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Friday, 27 November 2020

Painting of the Month (95) November 2020: Cave Painting

CAVE ART, generally meaning the paintings and engravings found in caves and shelters dating back to the Ice Age, roughly between 40,000 and 10,000 years ago, is generally considered to have a symbolic or religious function, sometimes both. The exact meanings of the images remain unknown, but some experts think they may have been created within the framework of shamanic beliefs and practices. A shaman would have been someone believed to have access to good and evil spirits.

Most cave art consists of paintings made with either red or black pigment made from iron oxide, manganese oxide and charcoal and about 400 are known of in several European countries and also in Indonesia. The majority of the paintings (and some sculptures) depict mostly animals and a few

humans. Sometimes a head or genitalia are shown and also outlines of hands. Birds and fish were rarely depicted.These works were not made by ‘cavemen’ although they are usually found in caves, but by modern humans Homo sapiens, anatomically identical to us today.

Recent studies have been made of the numerous geometric signs, though the specific types vary based on the time period in which the cave was painted and the cave’s location. A remarkable realisation was that a range of 32 different signs repeated themselves over and over across the entire European continent over a period of thirty thousand years! That means that the symbols must have been meaningful to the people who were using them because of the replication. It has also been hypothesised that this use of symbols led to the creation of written languages.

These discoveries have overturned the conventional timeline of humans and art pushing back the ‘first art’ to pre-human times in Europe and suggesting there may have been a continuation that came ‘out of Africa’!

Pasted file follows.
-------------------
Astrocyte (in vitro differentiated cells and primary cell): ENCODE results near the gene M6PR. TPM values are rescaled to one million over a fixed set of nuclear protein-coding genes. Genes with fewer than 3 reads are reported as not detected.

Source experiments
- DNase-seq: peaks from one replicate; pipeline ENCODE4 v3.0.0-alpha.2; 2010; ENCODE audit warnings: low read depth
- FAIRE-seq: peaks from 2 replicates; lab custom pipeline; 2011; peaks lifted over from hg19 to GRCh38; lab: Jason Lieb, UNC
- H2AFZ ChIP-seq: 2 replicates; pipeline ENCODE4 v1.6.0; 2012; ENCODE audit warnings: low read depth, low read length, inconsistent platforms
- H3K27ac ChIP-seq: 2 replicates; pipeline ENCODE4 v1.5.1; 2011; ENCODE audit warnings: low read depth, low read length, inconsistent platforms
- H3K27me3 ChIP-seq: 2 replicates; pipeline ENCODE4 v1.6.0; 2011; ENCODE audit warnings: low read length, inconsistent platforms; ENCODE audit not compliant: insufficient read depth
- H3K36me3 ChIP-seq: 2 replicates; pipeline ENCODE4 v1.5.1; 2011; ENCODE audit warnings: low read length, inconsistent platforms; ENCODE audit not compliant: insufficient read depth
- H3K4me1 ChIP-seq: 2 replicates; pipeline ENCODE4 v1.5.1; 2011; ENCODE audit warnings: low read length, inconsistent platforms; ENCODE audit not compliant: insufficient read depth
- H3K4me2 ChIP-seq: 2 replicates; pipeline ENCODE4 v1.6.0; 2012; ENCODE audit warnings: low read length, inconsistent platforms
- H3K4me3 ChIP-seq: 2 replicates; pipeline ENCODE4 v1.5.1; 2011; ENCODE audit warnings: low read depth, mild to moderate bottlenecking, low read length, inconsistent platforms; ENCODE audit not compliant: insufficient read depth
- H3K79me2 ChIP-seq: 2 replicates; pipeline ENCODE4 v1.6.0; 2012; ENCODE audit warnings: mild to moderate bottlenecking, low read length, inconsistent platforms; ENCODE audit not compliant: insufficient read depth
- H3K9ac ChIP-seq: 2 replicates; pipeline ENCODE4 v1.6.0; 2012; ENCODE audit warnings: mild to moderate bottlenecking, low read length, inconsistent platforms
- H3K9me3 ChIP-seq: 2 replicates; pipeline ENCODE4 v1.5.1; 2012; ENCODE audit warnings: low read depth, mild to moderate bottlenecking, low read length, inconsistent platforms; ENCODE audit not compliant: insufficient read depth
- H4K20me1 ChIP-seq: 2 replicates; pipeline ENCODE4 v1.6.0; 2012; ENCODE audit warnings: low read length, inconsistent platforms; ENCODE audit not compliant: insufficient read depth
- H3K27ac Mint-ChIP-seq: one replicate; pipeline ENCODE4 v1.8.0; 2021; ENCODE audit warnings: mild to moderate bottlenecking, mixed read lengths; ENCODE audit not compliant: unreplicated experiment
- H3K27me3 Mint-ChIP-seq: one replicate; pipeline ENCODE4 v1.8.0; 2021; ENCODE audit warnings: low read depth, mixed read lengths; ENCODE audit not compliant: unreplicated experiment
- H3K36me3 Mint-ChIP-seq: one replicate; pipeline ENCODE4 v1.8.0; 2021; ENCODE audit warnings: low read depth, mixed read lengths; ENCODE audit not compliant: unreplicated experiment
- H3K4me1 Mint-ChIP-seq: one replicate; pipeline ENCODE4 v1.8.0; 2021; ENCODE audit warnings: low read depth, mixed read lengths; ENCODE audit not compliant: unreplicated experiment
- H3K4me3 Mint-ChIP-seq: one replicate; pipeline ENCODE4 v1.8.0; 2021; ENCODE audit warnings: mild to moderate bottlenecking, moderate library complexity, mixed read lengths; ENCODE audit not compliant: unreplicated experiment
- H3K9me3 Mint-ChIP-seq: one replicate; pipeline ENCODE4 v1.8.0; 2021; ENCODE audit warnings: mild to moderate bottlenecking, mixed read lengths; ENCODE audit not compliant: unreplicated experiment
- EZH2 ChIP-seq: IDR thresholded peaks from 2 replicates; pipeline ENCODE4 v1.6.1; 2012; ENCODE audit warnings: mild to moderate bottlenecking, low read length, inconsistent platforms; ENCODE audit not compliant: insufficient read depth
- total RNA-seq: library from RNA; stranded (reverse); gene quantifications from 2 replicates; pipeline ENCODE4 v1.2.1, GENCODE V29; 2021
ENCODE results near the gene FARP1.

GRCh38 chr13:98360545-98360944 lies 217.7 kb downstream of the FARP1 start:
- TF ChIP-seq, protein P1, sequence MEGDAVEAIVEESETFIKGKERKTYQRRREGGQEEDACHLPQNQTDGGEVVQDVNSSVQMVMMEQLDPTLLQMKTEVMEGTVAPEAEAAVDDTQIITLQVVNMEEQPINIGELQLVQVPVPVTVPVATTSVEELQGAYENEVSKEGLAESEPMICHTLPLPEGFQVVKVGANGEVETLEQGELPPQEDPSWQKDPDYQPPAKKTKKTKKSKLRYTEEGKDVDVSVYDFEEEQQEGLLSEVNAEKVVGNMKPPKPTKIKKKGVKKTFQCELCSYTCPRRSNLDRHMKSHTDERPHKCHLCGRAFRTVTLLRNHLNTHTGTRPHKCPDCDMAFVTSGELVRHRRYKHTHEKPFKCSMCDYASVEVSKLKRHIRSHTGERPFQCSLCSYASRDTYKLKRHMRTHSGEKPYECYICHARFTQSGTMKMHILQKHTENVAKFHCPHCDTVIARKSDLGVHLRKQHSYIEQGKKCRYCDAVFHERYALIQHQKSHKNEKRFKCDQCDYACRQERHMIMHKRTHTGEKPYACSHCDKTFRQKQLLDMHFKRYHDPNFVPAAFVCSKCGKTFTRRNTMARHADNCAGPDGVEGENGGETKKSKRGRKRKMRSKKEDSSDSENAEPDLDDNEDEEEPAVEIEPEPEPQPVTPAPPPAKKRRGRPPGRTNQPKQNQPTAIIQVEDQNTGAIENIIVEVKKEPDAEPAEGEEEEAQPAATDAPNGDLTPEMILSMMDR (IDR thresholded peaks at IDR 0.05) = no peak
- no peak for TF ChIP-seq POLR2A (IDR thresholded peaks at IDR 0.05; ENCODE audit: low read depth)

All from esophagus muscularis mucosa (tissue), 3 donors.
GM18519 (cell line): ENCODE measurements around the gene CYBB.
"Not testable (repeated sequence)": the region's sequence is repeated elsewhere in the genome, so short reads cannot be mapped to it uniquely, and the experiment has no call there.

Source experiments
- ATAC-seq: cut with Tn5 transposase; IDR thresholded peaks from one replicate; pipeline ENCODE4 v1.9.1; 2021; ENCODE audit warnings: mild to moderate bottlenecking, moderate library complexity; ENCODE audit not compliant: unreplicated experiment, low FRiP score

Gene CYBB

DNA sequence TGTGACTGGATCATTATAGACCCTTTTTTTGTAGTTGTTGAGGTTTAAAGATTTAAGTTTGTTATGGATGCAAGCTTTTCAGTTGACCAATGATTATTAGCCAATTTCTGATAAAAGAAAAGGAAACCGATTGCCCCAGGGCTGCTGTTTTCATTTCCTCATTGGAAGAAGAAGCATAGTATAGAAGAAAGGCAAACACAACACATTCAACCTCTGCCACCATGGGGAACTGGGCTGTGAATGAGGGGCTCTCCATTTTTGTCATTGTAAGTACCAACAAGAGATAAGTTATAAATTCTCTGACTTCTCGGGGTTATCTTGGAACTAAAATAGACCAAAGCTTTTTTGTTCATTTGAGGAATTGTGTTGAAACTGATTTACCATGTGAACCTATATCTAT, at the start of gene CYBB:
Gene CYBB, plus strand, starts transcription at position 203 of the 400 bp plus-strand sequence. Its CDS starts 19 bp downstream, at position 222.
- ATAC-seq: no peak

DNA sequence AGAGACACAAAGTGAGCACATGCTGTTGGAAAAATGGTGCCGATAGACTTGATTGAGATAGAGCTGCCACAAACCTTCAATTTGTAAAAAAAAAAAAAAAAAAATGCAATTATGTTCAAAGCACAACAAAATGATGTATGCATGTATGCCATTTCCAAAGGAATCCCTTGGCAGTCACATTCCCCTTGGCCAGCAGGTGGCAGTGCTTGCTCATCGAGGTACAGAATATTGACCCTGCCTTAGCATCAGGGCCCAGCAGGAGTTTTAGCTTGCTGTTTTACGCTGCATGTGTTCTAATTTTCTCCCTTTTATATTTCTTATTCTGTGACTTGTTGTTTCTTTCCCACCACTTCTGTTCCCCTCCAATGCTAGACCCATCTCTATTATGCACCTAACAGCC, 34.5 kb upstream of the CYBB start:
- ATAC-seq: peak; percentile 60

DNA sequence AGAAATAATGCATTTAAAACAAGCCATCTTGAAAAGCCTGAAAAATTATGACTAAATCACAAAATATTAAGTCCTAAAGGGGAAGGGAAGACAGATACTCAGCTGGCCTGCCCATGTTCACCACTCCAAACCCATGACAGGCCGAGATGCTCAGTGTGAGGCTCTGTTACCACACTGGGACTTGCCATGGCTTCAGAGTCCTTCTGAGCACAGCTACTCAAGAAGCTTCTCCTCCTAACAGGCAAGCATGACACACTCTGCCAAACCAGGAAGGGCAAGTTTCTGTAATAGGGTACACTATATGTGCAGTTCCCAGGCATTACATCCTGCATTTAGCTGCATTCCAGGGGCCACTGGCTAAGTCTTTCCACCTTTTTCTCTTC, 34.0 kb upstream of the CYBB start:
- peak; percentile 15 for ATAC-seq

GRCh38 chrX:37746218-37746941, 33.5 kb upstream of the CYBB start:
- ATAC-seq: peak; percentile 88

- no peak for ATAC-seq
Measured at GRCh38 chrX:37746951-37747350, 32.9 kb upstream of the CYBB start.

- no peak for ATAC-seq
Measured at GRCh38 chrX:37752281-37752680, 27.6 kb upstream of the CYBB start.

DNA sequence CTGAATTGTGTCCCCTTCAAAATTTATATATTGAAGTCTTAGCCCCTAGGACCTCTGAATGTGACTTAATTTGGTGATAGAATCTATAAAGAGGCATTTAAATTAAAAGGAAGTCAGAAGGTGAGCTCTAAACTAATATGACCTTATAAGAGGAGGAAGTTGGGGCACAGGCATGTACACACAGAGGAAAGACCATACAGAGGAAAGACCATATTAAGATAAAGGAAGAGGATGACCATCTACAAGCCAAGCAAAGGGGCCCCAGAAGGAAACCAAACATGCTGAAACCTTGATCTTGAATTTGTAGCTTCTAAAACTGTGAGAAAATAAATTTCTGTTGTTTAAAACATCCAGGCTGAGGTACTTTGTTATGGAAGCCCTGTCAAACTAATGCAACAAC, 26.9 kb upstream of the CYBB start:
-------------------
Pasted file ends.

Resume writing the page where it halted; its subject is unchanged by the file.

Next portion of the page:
I'm listening to Van Morrison's Into the Mystic. It's a truly magical song and an ever-lasting joy! Listen here.

"It's too late to stop now..." 


Parnassus said...

Hello Bazza, I used to read all the Sotheby's and Christie's catalogues, and sometimes cave paintings were removed from their caves and actually offered for sale. This made me so angry--I thought that if anything on this planet should be left in situ, it was cave paintings.

Sherry Ellis said...

Very interesting. So Homo sapiens were the first to make cave pictures? That must've been a big leap in the brain's evolution.

Susan Flett Swiderski said...

Evidently, the desire to create art... and music, too... is a primal part of humanity's DNA. I find that to be both fascinating and uplifting. A species capable of creating is a species worth saving.

Hilary Melton-Butcher said...

Hi Bazza - wonderfully interesting post ... I've got the British Museum's book on Ice Age art - which I must read ... and also the Beeb's programmes on the history of writing - I didn't watch earlier on - and must try and do so fairly soon. Love this sort of research ...

So interesting to read about - thanks for letting us know. Stay safe - Hilary

bazza said...

Jim: Absolutely! You may be aware of an English artist known as Banksy. He paints murals on properties overnight and is a bit of a mystery man. Suddenly everyone wants to acquire his work so people were tearing walls down and stealing them! His pictures are amusing illustrations really and rather political. Definitely not 'fine art'.

bazza said...

Sherry: It's not really known whether Neanderthals made art but modern humans certainly did in a big way! Certain monkeys have been taught to make 'abstract' pictures but I don't they really know what they're doing.

bazza said...

Susan: Yes, hopefully, when Judgement Day comes we will be found to be worth preserving!

bazza said...

Hilary: I find this a fascinating subject. I read Stephen Pinker's wonderful book The Language Instinct which traces the origin of spoken language but it's easy to imagine the origin of writing as springing from the cave markings.

Hels said...


when I went back to uni to change careers in 1990, I decided to do history and art history. I had no idea which era to study, nor which continent to focus on, but the more I read back then, the more passionate I became about the 17th century.

But lecturing required much more flexibility and availability than just "personal preference", and I extended myself from the 17th century all the way up to the 1920s. Never cave art :)

bazza said...

Hels: I was intended to write about Giotto, often glibly described as 'the first artist' but I thought I would try to go back further, then that thought developed into, "Let's see how far I can go back!"